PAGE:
Under the proposals, firms will be required to identify all sources of uncertainty in cashflow timing / amount to make adequate allowance for additional risks. Given the scarcity of data this is likely to present a modelling challenge. The PRA proposes allowing firms to use “standard methodologies”, which was not defined within the CP, and it will prescribe a floor to the FS addition (10 basis points) to reflect reinvestment and rebalancing costs arising from changes in cashflow patterns. The PRA also expects firms to set an allowance for cashflow uncertainty of no less than quarter of the difference in MA benefit arising from worst case and best estimate cashflows at the point of investment.

The FS addition needs to be reviewed regularly to ensure it remains appropriate under changing economic and operating conditions. As more data becomes available and modelling capability improves, firms are expected to move towards a more sophisticated approach to determine the additional FS.

4. Determination of best estimate cashflows

The PRA proposes that firms will have discretion over how to project HP cashflows and could choose to use a deterministic or statistical approach depending on available market data. The PRA will not mandate a single methodology across all asset types, but firms will be expected to justify the chosen methodology in their MA application.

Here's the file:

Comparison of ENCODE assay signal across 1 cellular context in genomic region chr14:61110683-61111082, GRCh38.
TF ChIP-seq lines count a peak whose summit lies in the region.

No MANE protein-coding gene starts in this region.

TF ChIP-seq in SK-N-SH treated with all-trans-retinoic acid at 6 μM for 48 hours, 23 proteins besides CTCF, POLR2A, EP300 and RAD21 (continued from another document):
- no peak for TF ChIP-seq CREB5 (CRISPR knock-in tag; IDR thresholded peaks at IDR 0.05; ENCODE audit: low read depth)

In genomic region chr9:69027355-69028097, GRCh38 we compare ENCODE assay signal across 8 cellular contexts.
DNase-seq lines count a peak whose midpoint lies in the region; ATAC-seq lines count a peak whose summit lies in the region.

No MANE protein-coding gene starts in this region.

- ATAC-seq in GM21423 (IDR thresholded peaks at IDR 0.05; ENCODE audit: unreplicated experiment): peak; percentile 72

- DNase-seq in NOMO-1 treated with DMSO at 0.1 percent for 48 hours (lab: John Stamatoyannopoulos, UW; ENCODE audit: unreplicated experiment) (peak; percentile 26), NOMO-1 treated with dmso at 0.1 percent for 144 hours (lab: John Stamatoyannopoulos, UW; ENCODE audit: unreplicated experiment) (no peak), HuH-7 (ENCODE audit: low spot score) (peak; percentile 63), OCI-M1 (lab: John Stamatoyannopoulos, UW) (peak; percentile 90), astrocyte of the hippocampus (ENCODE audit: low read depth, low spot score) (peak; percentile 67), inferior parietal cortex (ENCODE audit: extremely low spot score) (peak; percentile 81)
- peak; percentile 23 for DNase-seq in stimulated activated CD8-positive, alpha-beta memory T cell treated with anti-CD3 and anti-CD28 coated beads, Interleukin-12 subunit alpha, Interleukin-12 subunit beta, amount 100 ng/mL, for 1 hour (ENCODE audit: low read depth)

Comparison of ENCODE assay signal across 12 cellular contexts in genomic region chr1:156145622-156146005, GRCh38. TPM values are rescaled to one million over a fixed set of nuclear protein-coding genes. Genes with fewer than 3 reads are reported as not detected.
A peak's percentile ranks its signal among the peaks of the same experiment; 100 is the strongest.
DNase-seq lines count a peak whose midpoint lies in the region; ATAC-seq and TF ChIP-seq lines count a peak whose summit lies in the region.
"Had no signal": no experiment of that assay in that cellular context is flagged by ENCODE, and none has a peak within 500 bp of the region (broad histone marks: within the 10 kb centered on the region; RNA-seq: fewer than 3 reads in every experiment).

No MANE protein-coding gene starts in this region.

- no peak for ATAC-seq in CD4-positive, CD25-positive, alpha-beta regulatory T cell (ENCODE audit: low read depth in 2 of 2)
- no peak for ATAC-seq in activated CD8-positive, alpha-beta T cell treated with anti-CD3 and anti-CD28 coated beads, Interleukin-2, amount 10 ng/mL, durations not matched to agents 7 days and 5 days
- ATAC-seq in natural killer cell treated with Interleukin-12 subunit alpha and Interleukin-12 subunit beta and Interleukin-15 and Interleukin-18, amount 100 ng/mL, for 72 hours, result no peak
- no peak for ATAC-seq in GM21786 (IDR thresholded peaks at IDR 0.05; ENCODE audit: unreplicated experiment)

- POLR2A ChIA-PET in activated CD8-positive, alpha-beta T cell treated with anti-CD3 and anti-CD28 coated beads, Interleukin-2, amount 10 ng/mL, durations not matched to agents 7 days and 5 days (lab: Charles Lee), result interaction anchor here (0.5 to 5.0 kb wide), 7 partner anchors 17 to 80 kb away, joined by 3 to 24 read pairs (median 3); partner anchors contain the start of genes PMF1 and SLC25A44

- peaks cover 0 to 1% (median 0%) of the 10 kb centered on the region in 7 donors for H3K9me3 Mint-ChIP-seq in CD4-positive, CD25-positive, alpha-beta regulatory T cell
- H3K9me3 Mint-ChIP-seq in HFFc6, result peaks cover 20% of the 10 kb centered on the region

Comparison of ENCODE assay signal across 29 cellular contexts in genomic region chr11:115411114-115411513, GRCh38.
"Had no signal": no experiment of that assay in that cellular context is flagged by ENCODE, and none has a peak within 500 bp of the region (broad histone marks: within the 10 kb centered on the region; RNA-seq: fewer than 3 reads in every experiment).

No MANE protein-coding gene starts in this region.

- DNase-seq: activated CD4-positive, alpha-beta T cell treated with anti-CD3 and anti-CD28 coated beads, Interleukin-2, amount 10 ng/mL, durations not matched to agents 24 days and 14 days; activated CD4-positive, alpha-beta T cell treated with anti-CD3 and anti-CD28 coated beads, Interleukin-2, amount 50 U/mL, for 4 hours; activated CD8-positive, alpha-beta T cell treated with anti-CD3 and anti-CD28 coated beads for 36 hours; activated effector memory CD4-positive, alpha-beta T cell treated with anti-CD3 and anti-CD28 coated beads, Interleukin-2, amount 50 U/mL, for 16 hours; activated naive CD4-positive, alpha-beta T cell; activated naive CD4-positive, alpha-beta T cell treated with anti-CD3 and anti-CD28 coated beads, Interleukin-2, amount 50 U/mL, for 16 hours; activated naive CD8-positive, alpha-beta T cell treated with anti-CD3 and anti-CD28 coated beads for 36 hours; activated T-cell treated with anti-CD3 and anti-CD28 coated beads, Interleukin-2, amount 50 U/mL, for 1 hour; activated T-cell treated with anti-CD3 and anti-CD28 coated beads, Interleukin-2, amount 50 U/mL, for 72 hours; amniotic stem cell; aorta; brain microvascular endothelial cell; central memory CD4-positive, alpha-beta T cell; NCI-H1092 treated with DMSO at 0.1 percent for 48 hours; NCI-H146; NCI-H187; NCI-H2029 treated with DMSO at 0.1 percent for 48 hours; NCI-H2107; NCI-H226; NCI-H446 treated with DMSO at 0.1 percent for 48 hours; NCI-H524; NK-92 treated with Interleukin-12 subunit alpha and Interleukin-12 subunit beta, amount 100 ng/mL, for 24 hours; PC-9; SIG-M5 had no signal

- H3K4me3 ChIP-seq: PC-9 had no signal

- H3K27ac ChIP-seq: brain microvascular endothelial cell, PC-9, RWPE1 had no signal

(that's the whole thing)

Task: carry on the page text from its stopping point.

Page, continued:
Impact on firms

While the PRA is expanding the range of assets eligible for the MA, it also proposes to put in place material safeguards and controls to ensure continued policyholder protection. The proposal to allow 10% of the MA benefit to be derived from HP cashflow assets would amount to a total of £6.6bn MA benefit attributable to HP assets across the industry (YE 2022 data). But firms will need to develop methodologies to assess and quantify the additional risks included in the new assets, which could result in a significant operational burden. Finally, the additional FS related to HP cashflow assets should lead to a lower contribution to MA benefit than that of fixed assets. It is unclear whether all these factors taken together will dampen the appetite for life insurers to seek assets with HP cashflows.